Today a new animated series for Netflix inspired by Cuphead was announced and it reminded us that, while video games have not always been well treated when taken to the big screen, animated series inspired by them have left us good memories.
Here are ten of the most interesting animated series that were inspired by video games. These are not the best or the most prevalent, but a very good sample that represents both the efforts of several decades and the most current exponents of this trend.
It’s hard for a TV series inspired by a video game to achieve what Pokémon did, so there’s no doubt that it could be the most relevant in this list. From the opening song to the Pokérap, we’re sure you’ll be familiar with many elements of the series that chronicled Ash Ketchum’s adventures in his quest to be the best Pokémon trainer in the world.
To date, Pokémon’s anime has more than 1,000 episodes and we’re sure there are many who knew the anime series before the video games it’s inspired by. Another interesting fact is that this is one of the Japanese animation series with the best reception in the West.
The Super Mario Bros. Show (1989)
By the late 1980s and early 1990s, Mario was moving from his place in video games to an icon of popular culture, as evidenced by his animated TV show inspired by his first two video games. If we look at it today, characters like Peach and Bowser look very different from their contemporary appearances, so this animated series is a good document of the changes that were suffered by the characters of the Mushroom Kingdom over the years.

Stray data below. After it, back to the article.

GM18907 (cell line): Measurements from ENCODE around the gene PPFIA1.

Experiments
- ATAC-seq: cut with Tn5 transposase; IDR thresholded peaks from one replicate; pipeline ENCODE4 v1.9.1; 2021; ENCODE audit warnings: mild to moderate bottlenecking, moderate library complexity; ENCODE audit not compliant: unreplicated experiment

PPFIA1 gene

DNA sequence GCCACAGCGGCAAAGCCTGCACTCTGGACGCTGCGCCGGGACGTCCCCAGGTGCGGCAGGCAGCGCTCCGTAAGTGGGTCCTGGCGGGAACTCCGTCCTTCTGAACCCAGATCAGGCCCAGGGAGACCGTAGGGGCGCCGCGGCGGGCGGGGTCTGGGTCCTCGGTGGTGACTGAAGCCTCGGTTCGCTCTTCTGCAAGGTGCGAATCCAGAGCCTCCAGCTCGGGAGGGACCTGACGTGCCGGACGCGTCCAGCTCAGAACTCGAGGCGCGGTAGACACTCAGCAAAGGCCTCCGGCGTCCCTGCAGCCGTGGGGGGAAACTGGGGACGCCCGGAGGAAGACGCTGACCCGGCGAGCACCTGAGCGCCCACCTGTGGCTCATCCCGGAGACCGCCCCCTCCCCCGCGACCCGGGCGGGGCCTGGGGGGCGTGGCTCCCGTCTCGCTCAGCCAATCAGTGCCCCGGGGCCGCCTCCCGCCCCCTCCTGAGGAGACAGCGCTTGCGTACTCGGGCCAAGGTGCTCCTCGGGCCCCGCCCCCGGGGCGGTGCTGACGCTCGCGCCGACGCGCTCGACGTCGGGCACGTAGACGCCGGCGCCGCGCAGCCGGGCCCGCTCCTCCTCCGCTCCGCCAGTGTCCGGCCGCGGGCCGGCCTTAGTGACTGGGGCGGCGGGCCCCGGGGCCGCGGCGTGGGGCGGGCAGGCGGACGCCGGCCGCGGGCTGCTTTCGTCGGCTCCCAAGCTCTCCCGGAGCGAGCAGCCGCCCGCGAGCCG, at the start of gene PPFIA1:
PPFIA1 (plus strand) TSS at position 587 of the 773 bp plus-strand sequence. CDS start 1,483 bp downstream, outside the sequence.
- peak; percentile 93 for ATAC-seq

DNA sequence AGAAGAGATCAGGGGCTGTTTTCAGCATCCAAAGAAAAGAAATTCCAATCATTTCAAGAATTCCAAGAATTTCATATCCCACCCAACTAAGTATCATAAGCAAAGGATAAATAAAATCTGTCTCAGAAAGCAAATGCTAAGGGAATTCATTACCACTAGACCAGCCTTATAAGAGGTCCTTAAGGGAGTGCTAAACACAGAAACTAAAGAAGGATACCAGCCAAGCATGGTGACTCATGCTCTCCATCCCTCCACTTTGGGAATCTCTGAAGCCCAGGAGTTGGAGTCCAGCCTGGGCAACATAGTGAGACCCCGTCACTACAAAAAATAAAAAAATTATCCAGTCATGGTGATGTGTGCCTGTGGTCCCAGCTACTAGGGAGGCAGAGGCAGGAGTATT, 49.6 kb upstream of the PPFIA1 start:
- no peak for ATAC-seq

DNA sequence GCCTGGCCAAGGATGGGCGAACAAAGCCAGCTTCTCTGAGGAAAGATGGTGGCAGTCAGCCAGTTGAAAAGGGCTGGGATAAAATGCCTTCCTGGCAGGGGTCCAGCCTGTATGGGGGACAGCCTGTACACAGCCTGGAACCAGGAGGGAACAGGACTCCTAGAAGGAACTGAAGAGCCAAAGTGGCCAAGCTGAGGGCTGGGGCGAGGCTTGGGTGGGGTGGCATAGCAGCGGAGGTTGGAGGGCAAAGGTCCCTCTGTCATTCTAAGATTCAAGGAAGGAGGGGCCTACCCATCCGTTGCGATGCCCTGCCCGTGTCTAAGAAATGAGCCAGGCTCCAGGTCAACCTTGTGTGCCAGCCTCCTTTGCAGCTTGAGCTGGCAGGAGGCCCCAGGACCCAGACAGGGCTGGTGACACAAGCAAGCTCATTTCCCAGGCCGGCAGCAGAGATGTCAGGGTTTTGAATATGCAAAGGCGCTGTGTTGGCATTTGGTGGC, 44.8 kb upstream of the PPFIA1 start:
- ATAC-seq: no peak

Maybe you have good memories despite the fact that the series has aged very badly, even if you don’t think it’s the best adaptation of Mario, you’ll agree with us that at least the animation didn’t treat the franchise as badly as the live-action movie of the time.
Earthworm Jim (1995)
Critics agree that one of the best adaptations of a video game to an animated series is that of Earthworm Jim. The series had two seasons and a total of 23 episodes, which was enough for some of its original characters to be taken to games such as Eartworm Jim 3D and Earthworm Jim: Menace 2 the Galaxy. There were also other products such as toys and comics inspired by what the series showed.
You may remember the way the characters broke the fourth wall or the countless times Jim or another character was crushed by a cow.
Mega Man (1994)
One of Capcom’s most important icons, Mega Man, has been on TV several times with adaptations of his adventures to animated series. In this occasion we will refer to the 1994 show that at the time had a good reception and acceptance among the public.
The American-Japanese series had 2 seasons and 27 episodes, a third season was planned but ended up being cancelled for budget reasons. Their story told the origin of Mega Man, as well as the rivalries between Dr. Light and Dr. Willy; in the episodes, we usually saw Mega Man and Rush disrupting Dr. Willy’s plans.
Sonic The Hedgehog (1993)
Sonic has been present for a long time on television and has not always done well. This time we go back to the second adaptation of Sega’s blue hedgehog adventures to the small screen, one of three series produced by DiC. This Italian-American series had 2 seasons and a total of 26 episodes. We follow Sonic’s adventures on the planet of Mobius and the city of Mobostropolis; after a scientist was hired to create war machines, things get out of control, the king is captured, and the scientist who names himself Dr. Robotnik, becoming the city’s dictator.